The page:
Director: Jean-Pierre Jeunet
You can almost see the ACME label on every scene in this hyperactive, restless revenge comedy. Dany Boon plays a man who is almost killed during a shooting. He recovers, is adopted by a group of misfits (including Yolande Moreau and Jeunet favorite Dominique Pinon) and decides to take revenge not on the man who shot him but on the company who made the bullet. There is often too much going on in this movie and while Jeunet is a master of Tati-esque sequences and sepia toned acid comedy, this time his story gets lost behind the style. There are references to old Warner Brothers films (Max Steiner is even credited as a composer) but we never really understand what this has to do with anything, given this isn't an homage to classic films and Jeunet tries to discuss morals he can't handle while holding a stick of dynamite in his hand.
The film never decides if it wants to be Wile E. Coyote or Bogie and because of this it's unable to either catch or seduce us.
Valhalla Rising **
Director: Nicolas Winding Refn
If Conan the Barbarian had been directed by Stanley Kubrick from a screenplay by Ingmar Bergman, it would've looked something like this odd Viking tale set during the Crusades. Mads Mikkelsen plays a one-eyed mysterious warrior who goes by the name of what else but One-Eye? A man of few words, he doesn't utter a single word in the entire film (Mikkelsen's commitment is impressive!), he prefers to gut a man with his bare hands and use his power of prophecy to lead a group of Crusaders to their demise.
Because of its excessive infatuation with itself the film often forgets an audience is sitting in front and the film seems to quickly lose any interest in getting the audience involved in any of what's going on. The landscape cinematography is marvelous but what should feel primal and hauntingly adventurous mostly feels self indulgent and overdone.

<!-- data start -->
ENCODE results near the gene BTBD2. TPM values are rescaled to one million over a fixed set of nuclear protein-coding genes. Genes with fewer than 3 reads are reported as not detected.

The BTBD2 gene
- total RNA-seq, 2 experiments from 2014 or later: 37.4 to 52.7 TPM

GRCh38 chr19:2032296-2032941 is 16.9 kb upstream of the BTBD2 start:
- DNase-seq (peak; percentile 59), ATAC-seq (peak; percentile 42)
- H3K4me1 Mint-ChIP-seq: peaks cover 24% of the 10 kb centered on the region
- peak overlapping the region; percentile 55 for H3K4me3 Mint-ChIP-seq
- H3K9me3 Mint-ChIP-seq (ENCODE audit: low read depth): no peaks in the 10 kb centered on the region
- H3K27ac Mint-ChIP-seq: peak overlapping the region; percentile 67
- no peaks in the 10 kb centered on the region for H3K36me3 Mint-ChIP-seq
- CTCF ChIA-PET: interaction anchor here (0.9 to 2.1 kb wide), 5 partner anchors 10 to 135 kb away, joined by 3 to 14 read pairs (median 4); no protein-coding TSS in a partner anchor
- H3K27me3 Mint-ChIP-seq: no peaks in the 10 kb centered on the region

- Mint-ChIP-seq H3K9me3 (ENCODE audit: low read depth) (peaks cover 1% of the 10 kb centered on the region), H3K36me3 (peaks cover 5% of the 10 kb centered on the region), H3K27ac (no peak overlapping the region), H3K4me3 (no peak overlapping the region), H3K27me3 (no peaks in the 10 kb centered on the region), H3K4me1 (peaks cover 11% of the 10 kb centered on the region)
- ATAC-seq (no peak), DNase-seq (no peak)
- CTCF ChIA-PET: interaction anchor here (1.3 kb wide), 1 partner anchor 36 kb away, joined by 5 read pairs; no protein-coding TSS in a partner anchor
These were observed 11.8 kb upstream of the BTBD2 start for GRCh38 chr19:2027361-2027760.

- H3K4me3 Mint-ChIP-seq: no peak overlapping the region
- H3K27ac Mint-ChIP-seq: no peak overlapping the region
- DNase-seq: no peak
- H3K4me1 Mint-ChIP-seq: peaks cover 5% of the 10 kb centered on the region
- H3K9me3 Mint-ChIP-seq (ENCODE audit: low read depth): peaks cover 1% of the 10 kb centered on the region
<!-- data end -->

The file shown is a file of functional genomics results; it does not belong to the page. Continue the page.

Four Lions ***
Director: Chris Morris
A film that makes the phrase "I would kill you bro" sound funny and heartwarming (!) deserves an applause based only on the cojones of its screenplay. That said screenplay is a comedy about British Muslim terrorists, that not for a single moment results demeaning, offensive or reductive is nothing if not remarkable. The way a satire should be done, Four Lions relies on a magnificent ensemble (Kayvan Novak is a comedic revelation) to work effortlessly.
"Why shouldn't I be a bomber if you treat me like one?" asks one of the characters in one of the film's many moments of brutal poignancy. Written with bravado by Morris, Sam Bain and Jesse Armstrong and handheld shot by the appropriately named cinematographer Lol Crawley the film resembles a BBC mockumentary series and suffers slightly because it's too episodic for its own good sometimes.
Four Lions is funny not because of how dim-witted and stupid its characters are but because it reminds us of the idiotic acts committed in the name of faith. Terrorism's greatest weapon aren't bombs but simple human stupidity.